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  1. #1
    brianklein is offline Aluminum
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    Default Does anyone know where to purchase Tungsten Carbide Stock from???

    I'm looking to get a round stock/piece rougly about 1/2" in Diameter. Does anyone know who sell this type of material and stock??? Thanks

  2. #2
    register's Avatar
    register is offline Cast Iron
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    McMaster carries it in a variety of diameters, shapes, and lengths.

    Any cutting tool supply should have it.

    Henry Wettersten

  3. #3
    Mud's Avatar
    Mud
    Mud is offline Diamond
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    This is a good place to get Carbide - http://www.carbideprocessors.com/materials.htm

  4. #4
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    johnoder is offline Diamond
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    Another vote for Tom Walz's place. The best.

    John Oder

  5. #5
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    gwilson is offline Diamond
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    The machinery salesmen at MSC can put you in contact with a carbide manufacturer who can custom make carbide to your needs.

  6. #6
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    tomwalz is offline Stainless
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    Thank you, Gentlemen.

    Yes, we can help with round rod and are happy to do so.

    Tom

  7. #7
    oldmech is offline Aluminum
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    If it is a short piece you might consider an solid carbide end mill. ebay, or on here?
    re

  8. #8
    brianklein is offline Aluminum
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    I'm trying to make a 6 slotted external spline out of the 1/2" OD Tungsten Carbide. I have an attachment of what the spline looks like (ignore the outer circle in the picture and treat the inner part as if it's the cross section of the external spline). The OD of the spline is 1/2" and the ID of the .480., and the slot are .0889 wide. I trying to figure out how to cut the 6 slots into the Tungsten Carbide. Does anyone have any suggestions???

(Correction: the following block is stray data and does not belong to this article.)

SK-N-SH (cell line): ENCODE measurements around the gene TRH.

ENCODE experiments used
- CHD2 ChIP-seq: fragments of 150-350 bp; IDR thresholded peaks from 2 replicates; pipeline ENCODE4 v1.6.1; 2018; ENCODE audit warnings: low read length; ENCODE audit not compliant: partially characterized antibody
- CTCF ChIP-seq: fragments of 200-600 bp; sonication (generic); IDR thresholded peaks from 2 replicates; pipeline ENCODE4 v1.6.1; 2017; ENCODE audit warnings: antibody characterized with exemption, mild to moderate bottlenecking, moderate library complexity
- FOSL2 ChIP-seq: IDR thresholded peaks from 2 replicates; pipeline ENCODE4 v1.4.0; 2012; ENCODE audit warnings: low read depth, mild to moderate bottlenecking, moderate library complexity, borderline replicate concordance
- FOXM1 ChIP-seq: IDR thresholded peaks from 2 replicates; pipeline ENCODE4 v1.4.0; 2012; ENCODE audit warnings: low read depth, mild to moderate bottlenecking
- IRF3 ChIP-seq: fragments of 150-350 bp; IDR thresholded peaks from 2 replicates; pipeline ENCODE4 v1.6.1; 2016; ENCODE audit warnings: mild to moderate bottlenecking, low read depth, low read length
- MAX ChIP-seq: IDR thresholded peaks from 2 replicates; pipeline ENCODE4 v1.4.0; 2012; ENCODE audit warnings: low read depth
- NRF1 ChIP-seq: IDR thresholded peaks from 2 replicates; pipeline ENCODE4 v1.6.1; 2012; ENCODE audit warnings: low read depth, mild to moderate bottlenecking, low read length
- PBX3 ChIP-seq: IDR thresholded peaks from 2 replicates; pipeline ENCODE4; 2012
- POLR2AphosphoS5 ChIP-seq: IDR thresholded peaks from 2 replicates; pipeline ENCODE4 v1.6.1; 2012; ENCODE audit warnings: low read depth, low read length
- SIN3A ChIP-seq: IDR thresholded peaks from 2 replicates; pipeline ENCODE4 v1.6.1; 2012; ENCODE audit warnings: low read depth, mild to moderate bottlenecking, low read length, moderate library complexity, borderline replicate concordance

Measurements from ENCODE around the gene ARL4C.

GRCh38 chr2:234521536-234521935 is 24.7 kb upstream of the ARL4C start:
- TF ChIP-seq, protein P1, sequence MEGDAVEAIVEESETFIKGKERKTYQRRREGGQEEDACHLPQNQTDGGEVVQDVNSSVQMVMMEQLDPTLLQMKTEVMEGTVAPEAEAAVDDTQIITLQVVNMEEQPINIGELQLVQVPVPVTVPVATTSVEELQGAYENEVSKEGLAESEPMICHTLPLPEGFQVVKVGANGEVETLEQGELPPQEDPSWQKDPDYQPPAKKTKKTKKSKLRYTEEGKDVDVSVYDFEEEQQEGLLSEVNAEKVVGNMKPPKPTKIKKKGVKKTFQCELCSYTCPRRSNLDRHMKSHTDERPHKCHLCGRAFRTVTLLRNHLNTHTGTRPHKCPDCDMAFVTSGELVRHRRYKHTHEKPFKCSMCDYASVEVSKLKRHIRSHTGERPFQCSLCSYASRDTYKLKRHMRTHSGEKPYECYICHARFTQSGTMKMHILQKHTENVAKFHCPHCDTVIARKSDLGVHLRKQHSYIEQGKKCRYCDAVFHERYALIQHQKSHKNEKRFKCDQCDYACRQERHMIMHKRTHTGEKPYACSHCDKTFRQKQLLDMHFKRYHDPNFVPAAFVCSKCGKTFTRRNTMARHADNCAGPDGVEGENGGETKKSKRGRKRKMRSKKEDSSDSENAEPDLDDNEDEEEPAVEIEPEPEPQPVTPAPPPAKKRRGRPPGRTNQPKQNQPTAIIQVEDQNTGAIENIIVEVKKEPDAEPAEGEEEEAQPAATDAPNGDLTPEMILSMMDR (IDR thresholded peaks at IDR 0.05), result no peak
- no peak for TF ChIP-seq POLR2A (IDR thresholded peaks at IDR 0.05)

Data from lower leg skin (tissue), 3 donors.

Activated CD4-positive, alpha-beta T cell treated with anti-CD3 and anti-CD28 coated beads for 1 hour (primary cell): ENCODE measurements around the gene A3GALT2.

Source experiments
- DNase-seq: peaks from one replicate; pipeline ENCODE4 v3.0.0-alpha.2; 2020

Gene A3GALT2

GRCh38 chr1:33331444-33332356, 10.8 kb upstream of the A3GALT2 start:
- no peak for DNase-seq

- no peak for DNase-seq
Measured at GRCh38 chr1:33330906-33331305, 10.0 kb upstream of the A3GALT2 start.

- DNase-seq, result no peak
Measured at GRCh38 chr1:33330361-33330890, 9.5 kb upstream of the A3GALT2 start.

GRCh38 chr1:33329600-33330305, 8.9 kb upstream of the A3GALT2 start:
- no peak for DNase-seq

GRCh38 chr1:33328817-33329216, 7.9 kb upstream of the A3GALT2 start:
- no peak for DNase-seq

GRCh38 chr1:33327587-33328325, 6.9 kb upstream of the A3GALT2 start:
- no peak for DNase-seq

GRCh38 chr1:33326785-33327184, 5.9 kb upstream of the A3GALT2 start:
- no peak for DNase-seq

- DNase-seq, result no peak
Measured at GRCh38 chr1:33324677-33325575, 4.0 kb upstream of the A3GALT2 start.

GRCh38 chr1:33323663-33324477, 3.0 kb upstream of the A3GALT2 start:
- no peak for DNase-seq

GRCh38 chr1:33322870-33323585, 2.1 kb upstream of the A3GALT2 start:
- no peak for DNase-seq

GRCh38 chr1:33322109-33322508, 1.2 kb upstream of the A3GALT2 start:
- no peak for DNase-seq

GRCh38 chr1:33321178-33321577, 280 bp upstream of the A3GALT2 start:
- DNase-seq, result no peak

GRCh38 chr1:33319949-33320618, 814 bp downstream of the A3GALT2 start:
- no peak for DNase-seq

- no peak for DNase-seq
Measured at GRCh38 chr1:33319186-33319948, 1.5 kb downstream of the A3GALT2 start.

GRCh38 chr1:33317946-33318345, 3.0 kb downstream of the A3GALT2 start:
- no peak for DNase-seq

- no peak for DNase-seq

Attached Thumbnails Attached Thumbnails spline.jpg  

  9. #9
    John in CA is offline Hot Rolled
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    I'm thinking sinker EDM? Although I'm not sure how deep they can go before chip flushing becomes an issue. What would the length of the part be?

  10. #10
    CarbideBob is offline Titanium
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    Part in indexing head.
    Slot with grinding wheel just like you would put flutes in a reamer.
    Slots are only .010 deep? Whats the min. allowed radius in the corners?
    Are you sure you want to make this from carbide?
    If it has to take any kind of beating (forward/reversing under load) you'll want a die grade (coarse grain, lots of cobalt).
    Bob

  11. #11
    brianklein is offline Aluminum
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    about 9" in length. You couldn't use an end mill to cut the slot???

  12. #12
    CarbideBob is offline Titanium
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    Quote Originally Posted by brianklein View Post
    about 9" in length. You couldn't use an end mill to cut the slot???
    Nope, you can't mill carbide. (except in the "green" state before it's been sintered and it can't be shipped to you in the green state or it will fall apart)
    Do the splines have to run full length?
    Bob

  13. #13
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    bosleyjr is offline Diamond
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    Tungsten carbide is among the hardest materials known.

    Cutting carbide with a tool steel endmill would be like cutting a kitchen knife with butter. Cutting carbide with carbide, like cutting a stick of butter with another stick of butter. Will destroy both your workpiece and the carbide end mill.